IUF logo.

Beerworkers Archive


Post date: 11/11/2010 - 22:20

American Beer Market

Beer champs on the ropes, Deutsche says

In the most memorable scene of the original Rocky movie, Apollo Creed battles Sylvester Stallone's character, Rocky Balboa, in a knock-down, drag-out fight for the ages.

Deutsche Bank analyst Marc Greenberg says that scene reminds him a lot of the U.S. beer market these days. Much like Apollo, he feels the industry's leadership is failing to recognize successful competition and is using passive tactics to meet new challenges.

Th

Beer champs on the ropes, Deutsche says

In the most memorable scene of the original Rocky movie, Apollo Creed battles Sylvester Stallone's character, Rocky Balboa, in a knock-down, drag-out fight for the ages.

Deutsche Bank analyst Marc Greenberg says that scene reminds him a lot of the U.S. beer market these days. Much like Apollo, he feels the industry's leadership is failing to recognize successful competition and is using passive tactics to meet new challenges.

Th

e U.S. beer duopoly -- Anheuser Busch In-Bev NV( BUD/NYSE) (Bud, Stella, Leffe, Brahma) and Molson Coors Brewing Co. (TAP/NYSE) (Rickard's Red, Creemore Spring, Coors Light) -- blame consumer weakness and the trade-down effect as the primary cause for declines in sales. The premium light beer category, estimated at 50% of the U.S. market, has seen monthly volume declines in 13 of the past 16 four-week periods.

But other types of premium alcohol, including craft leader Boston Beer (Samuel Adams) and popular spirits such as Jack Daniels, Smirnoff and Captain Morgan have posted significantly better growth. Average monthly spirits growth among the three flagship brands in whiskey, rum and vodka has been positive in 11 of the past 16 months.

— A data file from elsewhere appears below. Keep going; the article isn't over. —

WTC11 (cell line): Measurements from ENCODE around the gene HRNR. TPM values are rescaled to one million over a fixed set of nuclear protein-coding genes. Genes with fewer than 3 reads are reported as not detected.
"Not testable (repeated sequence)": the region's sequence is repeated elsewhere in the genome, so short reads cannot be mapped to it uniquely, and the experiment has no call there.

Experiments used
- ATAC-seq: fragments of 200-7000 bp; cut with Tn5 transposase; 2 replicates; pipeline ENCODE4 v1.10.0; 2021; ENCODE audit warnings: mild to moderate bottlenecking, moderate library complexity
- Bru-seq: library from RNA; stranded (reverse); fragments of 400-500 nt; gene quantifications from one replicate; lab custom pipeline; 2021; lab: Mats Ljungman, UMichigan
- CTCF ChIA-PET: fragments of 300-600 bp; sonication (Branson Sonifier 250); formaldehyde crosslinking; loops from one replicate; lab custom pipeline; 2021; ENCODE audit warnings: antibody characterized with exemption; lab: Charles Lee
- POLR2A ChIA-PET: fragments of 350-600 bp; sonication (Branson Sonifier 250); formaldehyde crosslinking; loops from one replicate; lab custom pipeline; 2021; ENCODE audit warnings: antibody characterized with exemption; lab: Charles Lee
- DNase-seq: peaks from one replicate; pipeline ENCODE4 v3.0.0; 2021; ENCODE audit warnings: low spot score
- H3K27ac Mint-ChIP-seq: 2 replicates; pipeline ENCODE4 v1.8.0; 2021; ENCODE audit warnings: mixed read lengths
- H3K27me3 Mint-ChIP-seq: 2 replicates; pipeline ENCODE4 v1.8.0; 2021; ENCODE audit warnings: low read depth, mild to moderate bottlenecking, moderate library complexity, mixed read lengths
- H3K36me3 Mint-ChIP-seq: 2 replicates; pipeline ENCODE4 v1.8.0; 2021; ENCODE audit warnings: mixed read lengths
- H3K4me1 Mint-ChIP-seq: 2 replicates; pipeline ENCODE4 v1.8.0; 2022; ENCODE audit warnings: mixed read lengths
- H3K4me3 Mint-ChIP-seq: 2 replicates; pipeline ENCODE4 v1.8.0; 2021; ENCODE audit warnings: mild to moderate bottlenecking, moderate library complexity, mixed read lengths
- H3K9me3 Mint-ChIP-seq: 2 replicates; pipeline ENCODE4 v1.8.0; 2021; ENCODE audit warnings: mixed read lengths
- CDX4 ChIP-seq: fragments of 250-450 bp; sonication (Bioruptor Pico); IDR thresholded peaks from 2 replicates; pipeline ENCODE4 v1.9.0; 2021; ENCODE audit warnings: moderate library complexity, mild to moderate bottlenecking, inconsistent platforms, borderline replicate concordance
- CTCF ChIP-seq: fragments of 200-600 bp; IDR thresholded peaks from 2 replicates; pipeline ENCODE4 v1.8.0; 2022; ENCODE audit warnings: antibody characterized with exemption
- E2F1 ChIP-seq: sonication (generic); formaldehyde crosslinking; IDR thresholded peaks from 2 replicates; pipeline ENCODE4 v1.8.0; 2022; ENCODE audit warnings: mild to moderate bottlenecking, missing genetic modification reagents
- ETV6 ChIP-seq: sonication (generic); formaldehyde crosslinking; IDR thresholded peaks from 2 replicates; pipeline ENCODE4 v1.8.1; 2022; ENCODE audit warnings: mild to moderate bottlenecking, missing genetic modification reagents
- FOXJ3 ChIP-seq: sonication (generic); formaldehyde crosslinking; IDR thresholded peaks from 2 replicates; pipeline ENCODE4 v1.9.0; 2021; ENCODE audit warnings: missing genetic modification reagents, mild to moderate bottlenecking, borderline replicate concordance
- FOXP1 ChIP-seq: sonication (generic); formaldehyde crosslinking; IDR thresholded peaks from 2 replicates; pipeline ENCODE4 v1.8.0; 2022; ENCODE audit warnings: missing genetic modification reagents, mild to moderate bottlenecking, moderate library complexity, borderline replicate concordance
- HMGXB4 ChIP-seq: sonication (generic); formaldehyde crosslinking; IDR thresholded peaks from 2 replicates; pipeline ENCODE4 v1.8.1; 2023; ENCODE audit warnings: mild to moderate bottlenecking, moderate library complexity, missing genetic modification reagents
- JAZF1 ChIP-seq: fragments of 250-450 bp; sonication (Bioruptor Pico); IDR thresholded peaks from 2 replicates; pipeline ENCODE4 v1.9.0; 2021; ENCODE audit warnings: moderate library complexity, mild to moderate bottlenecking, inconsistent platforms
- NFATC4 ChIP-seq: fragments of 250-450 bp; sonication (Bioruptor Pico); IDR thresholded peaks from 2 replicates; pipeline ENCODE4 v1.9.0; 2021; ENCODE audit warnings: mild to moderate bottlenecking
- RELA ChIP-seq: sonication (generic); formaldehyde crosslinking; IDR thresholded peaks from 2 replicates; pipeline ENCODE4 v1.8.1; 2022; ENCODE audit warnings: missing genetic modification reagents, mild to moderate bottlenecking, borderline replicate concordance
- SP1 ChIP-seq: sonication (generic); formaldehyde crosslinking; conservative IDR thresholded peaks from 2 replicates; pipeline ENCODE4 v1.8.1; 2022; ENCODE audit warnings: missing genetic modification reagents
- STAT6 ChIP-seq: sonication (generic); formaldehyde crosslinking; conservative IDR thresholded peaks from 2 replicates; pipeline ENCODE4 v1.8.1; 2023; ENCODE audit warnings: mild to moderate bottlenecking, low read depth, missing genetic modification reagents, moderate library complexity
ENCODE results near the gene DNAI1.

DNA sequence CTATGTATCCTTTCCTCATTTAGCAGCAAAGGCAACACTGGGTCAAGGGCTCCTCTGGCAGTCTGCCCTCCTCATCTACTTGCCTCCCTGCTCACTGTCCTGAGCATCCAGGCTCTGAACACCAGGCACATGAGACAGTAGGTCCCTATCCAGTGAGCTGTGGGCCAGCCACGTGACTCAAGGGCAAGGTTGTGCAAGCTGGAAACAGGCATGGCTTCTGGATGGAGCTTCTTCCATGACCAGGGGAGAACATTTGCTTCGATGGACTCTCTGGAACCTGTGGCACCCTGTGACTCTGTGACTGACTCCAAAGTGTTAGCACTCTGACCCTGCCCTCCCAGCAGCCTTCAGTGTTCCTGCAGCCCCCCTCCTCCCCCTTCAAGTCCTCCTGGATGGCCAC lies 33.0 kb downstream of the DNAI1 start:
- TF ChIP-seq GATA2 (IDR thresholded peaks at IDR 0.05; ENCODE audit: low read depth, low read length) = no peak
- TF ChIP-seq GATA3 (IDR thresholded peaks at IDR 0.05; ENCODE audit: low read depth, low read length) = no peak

Leading companies have emphasized the importance of increased marketing and promotions aimed at maintaining customer loyalty, as trips to bars and restaurants have fallen. This is a completely different tactic than the leading beer companies, Mr. Greenberg told clients.

Despite the trade-down suggestion, Boston Beer and other craft-makers continue to outpace the overall beer category and gain market share. They also typically sell for 30% to 40% more than premium light beers.

Mr. Greenberg estimates the high end of the beer market, which includes imports and crafts, accounts for 20% of U.S. beer volume. So while some of the weakness in the premium light segment may be a result of the economy, the analyst notes plenty of middle-income consumers still seem pretty willing to buy Corona and other higher-end beers.

"Aside from pricing, we believe ineffective innovation and promotion continue to plague the major brewers, with unremarkable media campaigns, and 'innovation' constrained to packaging and line extensions," Mr. Greenberg said.

So while those corny football tie-ins may be funny the first time you seen them, beer companies might want try something else.